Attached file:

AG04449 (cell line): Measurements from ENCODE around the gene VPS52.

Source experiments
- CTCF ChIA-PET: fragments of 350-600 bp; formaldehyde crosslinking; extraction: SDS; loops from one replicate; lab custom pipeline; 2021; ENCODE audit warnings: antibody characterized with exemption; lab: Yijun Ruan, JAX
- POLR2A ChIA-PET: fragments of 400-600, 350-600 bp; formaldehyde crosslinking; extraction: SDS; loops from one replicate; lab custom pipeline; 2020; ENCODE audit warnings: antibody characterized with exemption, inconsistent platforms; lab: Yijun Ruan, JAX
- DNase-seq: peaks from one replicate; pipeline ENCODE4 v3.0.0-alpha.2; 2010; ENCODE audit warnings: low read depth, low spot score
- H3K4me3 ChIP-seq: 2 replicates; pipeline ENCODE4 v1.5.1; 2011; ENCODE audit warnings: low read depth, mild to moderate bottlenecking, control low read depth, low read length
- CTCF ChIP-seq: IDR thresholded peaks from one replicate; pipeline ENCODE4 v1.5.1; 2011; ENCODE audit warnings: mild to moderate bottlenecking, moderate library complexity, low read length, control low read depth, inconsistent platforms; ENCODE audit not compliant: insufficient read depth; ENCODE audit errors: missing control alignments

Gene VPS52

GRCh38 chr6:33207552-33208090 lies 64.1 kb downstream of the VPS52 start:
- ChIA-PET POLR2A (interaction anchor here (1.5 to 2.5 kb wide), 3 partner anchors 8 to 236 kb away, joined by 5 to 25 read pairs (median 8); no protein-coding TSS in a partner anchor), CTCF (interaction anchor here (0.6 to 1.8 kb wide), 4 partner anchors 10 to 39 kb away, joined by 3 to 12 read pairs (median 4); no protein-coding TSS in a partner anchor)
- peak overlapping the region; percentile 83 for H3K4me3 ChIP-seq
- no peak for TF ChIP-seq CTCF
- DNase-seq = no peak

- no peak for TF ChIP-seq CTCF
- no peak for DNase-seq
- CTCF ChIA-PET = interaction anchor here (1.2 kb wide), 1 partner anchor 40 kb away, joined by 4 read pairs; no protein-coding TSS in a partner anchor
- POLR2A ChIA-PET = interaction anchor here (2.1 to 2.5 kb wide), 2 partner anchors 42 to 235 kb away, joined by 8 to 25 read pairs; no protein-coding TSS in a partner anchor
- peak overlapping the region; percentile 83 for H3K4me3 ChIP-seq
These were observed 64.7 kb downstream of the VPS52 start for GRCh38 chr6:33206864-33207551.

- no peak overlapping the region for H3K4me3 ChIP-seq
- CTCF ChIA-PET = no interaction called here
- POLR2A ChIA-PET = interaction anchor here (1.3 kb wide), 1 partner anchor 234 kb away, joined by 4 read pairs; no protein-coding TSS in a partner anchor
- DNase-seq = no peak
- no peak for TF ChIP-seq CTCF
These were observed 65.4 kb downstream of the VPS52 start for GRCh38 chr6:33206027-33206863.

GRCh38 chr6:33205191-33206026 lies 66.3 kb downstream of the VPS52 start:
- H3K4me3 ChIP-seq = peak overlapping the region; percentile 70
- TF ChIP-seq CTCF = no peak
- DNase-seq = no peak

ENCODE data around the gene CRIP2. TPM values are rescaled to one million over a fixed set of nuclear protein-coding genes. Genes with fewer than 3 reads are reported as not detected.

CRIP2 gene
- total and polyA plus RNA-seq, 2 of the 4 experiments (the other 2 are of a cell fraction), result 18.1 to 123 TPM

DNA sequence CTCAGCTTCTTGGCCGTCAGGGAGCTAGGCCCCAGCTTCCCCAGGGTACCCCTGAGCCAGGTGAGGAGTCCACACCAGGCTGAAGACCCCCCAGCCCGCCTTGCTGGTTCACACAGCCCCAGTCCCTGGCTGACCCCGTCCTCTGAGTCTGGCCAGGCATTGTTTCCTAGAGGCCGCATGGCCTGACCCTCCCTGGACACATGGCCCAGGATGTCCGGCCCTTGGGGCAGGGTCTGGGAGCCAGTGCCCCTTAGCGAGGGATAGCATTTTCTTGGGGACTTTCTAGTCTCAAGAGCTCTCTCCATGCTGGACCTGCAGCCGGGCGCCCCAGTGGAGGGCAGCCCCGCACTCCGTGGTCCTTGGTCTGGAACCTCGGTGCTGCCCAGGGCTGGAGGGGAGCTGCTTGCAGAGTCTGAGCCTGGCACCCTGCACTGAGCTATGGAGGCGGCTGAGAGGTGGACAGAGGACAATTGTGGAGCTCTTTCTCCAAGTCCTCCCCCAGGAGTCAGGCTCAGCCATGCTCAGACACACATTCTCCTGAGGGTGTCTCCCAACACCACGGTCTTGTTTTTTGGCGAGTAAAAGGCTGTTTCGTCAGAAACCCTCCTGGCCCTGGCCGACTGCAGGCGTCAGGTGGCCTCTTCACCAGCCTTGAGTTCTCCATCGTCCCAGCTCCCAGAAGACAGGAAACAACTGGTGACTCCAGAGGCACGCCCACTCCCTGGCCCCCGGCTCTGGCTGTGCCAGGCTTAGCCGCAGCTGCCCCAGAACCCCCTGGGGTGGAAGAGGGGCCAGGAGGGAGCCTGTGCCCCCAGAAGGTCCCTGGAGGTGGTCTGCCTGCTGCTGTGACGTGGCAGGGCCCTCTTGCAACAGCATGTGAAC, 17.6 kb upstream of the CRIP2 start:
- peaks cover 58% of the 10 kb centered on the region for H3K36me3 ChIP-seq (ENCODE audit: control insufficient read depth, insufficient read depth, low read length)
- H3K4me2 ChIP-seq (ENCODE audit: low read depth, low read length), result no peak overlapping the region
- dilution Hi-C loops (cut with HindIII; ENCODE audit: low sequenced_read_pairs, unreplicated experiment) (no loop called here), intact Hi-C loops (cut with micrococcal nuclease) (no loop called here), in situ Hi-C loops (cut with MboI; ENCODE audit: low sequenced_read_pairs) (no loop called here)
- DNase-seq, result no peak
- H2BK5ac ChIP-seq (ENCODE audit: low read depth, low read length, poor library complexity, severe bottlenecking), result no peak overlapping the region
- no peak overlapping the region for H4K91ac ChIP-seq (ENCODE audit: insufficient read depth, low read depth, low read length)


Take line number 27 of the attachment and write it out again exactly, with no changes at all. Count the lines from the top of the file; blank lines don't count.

- H3K4me3 ChIP-seq = peak overlapping the region; percentile 70